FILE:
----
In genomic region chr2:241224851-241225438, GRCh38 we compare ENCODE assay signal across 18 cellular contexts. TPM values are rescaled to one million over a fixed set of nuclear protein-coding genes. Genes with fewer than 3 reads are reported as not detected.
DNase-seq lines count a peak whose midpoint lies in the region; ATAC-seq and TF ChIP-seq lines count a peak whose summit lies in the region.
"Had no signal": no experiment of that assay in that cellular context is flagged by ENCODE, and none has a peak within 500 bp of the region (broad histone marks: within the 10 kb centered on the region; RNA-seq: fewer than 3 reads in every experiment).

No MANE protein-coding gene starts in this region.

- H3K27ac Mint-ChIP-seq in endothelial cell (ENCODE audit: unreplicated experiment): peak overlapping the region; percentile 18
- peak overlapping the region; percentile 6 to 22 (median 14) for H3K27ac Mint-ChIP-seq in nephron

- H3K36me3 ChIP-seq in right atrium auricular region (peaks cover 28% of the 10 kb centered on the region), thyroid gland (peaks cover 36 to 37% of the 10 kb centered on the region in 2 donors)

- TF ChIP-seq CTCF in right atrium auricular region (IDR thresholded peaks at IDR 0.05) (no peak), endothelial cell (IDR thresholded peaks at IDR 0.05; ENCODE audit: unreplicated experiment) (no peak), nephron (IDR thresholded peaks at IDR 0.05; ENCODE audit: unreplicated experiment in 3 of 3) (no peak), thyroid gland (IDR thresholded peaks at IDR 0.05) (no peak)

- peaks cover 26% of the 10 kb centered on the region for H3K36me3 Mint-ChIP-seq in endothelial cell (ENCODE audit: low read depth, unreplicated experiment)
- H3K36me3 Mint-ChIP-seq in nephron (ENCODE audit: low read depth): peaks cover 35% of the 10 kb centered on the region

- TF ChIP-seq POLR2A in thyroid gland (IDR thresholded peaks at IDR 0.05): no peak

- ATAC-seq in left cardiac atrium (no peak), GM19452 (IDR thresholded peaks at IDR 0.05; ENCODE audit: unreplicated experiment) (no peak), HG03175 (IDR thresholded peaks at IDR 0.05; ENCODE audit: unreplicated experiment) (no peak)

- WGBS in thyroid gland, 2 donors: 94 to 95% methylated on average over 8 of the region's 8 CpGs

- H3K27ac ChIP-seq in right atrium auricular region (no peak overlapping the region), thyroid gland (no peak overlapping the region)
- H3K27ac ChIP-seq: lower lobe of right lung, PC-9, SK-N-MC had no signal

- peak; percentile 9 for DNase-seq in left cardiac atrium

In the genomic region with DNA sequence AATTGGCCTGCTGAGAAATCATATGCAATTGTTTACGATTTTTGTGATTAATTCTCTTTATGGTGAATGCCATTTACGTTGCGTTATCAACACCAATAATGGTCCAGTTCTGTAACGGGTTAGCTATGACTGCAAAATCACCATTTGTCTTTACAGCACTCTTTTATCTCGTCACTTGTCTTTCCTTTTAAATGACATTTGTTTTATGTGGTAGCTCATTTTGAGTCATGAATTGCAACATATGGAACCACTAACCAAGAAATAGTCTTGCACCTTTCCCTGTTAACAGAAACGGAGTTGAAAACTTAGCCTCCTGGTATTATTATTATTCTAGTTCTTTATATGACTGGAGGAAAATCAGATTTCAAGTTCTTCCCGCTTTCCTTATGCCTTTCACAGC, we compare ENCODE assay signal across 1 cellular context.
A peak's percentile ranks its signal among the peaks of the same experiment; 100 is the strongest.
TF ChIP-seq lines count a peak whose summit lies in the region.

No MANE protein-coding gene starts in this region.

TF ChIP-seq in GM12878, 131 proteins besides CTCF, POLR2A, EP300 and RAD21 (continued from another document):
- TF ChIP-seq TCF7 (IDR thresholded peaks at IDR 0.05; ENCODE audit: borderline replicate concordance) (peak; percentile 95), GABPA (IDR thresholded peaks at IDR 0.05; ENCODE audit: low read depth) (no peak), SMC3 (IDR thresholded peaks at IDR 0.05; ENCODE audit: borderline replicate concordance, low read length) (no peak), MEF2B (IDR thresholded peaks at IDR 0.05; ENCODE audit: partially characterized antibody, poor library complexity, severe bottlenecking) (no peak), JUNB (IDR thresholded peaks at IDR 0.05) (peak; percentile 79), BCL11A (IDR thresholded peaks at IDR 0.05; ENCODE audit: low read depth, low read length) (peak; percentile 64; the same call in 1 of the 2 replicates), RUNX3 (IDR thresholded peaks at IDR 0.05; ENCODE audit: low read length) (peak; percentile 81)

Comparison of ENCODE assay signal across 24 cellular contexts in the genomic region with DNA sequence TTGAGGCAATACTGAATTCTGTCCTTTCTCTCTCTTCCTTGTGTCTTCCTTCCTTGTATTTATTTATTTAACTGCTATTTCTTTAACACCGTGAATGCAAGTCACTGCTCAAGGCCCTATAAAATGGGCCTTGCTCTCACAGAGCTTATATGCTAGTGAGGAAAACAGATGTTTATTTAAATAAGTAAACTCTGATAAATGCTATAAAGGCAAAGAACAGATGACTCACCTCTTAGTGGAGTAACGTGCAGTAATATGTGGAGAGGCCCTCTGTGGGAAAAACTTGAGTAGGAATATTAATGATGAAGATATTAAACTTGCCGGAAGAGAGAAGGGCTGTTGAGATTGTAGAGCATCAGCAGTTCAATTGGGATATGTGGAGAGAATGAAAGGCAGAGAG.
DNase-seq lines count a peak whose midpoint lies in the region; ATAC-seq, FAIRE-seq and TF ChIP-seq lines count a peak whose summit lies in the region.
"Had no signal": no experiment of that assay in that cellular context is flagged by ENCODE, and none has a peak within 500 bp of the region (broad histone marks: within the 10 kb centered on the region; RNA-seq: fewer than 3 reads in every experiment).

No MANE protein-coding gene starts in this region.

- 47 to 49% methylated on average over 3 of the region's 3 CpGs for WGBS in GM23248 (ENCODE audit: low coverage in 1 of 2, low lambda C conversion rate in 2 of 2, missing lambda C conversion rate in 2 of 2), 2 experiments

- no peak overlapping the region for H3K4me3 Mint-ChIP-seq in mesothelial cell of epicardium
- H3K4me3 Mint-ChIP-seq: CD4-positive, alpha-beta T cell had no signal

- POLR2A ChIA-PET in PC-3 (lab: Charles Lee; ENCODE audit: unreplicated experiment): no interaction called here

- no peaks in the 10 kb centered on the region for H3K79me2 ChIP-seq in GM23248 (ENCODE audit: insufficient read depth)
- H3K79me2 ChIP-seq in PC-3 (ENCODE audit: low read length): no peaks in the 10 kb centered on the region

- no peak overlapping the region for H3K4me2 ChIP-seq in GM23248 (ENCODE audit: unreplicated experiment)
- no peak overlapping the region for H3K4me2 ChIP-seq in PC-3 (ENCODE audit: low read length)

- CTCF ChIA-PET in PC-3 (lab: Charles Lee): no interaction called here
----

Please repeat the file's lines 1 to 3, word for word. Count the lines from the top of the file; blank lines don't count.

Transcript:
In genomic region chr2:241224851-241225438, GRCh38 we compare ENCODE assay signal across 18 cellular contexts. TPM values are rescaled to one million over a fixed set of nuclear protein-coding genes. Genes with fewer than 3 reads are reported as not detected.
DNase-seq lines count a peak whose midpoint lies in the region; ATAC-seq and TF ChIP-seq lines count a peak whose summit lies in the region.
"Had no signal": no experiment of that assay in that cellular context is flagged by ENCODE, and none has a peak within 500 bp of the region (broad histone marks: within the 10 kb centered on the region; RNA-seq: fewer than 3 reads in every experiment).